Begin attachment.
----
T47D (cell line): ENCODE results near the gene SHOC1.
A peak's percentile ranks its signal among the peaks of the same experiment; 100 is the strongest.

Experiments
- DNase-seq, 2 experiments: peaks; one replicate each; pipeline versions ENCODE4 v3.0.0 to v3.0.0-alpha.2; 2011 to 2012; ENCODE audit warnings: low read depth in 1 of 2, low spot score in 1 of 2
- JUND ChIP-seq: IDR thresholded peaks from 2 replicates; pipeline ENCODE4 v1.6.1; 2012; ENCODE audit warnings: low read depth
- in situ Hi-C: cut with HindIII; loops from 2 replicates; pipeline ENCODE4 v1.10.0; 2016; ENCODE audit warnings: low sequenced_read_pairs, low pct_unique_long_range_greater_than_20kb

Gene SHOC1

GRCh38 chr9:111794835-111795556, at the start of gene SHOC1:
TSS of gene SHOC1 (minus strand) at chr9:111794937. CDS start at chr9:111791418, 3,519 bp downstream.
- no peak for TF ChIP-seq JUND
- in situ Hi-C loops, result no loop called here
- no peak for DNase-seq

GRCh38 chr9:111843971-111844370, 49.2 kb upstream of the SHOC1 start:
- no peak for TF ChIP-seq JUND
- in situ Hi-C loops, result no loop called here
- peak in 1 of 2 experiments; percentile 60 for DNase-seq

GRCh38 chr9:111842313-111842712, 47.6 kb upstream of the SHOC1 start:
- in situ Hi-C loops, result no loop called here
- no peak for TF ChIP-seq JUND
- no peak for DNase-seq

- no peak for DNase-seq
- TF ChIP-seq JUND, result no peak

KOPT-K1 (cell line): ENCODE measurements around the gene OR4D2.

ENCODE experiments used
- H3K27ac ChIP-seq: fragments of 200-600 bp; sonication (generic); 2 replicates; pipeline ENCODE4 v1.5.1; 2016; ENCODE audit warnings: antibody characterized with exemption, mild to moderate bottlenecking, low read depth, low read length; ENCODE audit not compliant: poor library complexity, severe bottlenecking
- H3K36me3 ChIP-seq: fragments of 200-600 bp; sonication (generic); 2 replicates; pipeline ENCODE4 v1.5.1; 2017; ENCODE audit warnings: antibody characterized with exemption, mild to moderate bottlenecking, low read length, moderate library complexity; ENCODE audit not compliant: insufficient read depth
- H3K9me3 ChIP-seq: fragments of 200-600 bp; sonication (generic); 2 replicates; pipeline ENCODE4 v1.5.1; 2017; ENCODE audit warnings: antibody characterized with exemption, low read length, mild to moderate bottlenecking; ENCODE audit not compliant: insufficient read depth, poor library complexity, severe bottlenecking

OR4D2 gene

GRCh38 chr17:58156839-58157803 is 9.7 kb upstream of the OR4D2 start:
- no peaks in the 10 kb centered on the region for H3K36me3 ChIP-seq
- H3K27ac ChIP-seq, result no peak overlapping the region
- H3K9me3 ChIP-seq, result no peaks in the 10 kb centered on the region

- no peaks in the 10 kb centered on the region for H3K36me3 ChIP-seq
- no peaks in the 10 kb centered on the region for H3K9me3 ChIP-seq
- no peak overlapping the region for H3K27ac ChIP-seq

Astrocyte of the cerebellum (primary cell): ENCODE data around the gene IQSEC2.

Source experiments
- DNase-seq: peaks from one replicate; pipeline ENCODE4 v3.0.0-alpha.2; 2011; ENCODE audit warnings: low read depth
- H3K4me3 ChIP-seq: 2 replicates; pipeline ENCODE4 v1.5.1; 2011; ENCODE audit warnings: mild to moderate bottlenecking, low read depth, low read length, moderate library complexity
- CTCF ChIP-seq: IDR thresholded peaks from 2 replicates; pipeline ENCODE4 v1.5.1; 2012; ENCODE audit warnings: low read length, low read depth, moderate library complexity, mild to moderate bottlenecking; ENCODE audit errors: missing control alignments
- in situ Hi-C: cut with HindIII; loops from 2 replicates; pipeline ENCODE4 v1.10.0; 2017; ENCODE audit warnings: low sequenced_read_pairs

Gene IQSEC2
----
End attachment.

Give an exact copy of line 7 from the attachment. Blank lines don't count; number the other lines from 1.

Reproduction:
Gene SHOC1